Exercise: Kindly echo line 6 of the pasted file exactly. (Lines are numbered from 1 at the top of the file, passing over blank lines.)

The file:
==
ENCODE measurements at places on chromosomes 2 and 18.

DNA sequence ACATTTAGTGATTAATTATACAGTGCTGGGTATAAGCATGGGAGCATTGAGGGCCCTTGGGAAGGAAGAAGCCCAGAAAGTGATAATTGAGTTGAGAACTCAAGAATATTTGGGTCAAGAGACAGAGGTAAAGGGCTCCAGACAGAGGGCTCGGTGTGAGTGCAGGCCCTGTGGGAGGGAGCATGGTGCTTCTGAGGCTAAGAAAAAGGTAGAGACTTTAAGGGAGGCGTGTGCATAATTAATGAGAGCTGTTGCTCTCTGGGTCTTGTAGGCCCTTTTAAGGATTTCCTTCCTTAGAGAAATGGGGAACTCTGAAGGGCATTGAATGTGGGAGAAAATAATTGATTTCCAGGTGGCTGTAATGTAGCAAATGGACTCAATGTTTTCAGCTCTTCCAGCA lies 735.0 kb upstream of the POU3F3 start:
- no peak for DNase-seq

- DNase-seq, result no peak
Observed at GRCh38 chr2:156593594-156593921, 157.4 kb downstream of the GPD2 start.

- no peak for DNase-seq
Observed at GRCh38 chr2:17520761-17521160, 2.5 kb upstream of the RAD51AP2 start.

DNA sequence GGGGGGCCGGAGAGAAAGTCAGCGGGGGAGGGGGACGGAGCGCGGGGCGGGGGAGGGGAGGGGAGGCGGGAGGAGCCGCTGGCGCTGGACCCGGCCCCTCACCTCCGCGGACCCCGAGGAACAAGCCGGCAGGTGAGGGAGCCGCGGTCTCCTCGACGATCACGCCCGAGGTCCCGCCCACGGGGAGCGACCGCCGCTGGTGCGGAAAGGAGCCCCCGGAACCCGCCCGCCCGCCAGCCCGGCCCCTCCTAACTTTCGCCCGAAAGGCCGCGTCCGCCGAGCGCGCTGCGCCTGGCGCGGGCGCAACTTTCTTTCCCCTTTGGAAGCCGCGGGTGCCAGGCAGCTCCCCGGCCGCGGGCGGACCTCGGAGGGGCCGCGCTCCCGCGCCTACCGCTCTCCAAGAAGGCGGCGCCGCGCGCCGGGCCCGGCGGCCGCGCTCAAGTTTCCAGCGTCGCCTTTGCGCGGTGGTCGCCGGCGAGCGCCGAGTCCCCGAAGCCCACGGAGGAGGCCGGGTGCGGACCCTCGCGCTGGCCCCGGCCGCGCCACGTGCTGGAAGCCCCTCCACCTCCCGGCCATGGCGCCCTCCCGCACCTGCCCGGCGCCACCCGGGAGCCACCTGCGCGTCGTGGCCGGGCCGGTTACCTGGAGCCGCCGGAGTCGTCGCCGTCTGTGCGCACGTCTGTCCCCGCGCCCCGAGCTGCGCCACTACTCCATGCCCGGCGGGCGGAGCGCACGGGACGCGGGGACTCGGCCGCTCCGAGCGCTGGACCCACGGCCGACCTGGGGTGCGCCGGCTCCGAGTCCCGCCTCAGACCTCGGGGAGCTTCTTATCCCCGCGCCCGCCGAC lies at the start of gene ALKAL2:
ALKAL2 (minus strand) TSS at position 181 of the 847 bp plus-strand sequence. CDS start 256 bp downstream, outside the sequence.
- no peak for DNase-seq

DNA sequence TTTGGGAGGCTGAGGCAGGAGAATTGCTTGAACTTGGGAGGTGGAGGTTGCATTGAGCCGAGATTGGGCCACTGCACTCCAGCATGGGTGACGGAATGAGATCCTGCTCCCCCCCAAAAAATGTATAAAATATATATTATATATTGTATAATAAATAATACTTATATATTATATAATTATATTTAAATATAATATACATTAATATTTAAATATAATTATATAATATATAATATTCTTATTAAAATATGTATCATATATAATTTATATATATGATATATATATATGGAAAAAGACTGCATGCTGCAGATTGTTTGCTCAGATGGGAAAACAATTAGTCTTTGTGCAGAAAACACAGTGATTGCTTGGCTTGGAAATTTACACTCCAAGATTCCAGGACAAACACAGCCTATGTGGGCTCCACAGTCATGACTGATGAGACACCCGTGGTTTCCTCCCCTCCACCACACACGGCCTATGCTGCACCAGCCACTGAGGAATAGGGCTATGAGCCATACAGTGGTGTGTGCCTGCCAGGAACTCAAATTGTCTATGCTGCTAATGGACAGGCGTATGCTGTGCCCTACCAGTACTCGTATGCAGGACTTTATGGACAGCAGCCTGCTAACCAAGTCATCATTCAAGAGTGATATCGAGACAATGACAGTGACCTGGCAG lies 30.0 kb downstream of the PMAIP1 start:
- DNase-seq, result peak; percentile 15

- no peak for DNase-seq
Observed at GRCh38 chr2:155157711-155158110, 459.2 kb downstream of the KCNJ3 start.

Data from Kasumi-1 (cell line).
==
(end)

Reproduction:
- no peak for DNase-seq